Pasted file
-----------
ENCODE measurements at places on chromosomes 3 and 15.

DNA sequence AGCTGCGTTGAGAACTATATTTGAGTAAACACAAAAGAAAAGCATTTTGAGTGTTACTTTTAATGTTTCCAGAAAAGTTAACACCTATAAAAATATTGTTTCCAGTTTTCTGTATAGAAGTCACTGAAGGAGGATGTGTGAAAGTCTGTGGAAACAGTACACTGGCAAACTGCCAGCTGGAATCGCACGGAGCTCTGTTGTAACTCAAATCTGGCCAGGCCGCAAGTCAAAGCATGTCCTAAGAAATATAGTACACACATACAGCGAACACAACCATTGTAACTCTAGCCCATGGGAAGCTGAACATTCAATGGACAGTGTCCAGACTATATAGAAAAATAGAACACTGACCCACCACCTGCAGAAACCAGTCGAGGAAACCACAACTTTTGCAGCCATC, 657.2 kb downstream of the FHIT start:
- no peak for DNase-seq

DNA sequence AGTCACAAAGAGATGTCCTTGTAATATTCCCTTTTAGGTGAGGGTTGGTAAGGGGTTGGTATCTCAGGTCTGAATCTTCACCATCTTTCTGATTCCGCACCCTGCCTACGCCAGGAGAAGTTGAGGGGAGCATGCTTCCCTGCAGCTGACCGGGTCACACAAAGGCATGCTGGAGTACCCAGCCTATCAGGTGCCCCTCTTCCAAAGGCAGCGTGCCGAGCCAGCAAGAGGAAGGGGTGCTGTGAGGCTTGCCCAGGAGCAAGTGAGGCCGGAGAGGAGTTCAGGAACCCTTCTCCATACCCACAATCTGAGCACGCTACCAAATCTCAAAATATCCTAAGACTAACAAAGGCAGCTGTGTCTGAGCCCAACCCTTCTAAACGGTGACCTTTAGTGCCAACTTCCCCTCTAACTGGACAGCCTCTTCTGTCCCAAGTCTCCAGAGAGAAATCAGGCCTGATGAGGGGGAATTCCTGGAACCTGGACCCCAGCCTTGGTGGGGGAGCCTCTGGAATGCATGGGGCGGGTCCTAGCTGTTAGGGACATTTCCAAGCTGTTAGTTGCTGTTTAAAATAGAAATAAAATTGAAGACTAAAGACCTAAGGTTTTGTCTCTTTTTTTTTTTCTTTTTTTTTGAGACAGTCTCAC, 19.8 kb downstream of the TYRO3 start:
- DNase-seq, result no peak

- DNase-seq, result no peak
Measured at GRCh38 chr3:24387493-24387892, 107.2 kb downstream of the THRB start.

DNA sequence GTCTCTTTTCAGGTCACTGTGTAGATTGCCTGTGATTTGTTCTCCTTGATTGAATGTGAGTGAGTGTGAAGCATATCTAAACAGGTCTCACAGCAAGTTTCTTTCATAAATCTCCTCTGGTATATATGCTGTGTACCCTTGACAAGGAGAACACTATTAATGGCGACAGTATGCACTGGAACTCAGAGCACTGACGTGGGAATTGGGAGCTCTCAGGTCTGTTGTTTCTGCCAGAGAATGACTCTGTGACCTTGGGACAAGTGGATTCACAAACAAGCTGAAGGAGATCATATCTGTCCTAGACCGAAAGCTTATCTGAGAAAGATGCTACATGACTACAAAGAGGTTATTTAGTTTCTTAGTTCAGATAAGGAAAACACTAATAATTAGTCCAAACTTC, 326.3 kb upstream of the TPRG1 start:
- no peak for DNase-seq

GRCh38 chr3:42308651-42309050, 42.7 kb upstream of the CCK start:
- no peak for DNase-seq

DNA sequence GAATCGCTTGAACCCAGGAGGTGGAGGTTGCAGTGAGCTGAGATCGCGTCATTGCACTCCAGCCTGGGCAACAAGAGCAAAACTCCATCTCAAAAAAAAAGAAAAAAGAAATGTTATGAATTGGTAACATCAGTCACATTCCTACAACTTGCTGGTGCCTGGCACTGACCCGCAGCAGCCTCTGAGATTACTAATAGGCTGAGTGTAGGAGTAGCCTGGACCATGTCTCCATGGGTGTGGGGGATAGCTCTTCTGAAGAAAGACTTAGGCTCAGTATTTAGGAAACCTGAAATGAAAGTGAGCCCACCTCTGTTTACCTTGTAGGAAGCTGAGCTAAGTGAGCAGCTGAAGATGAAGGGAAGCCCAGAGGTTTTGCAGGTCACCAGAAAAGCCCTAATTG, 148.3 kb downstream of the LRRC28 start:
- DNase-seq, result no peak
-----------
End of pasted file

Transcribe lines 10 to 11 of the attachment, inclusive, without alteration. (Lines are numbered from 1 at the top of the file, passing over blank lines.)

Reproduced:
GRCh38 chr3:42308651-42309050, 42.7 kb upstream of the CCK start:
- no peak for DNase-seq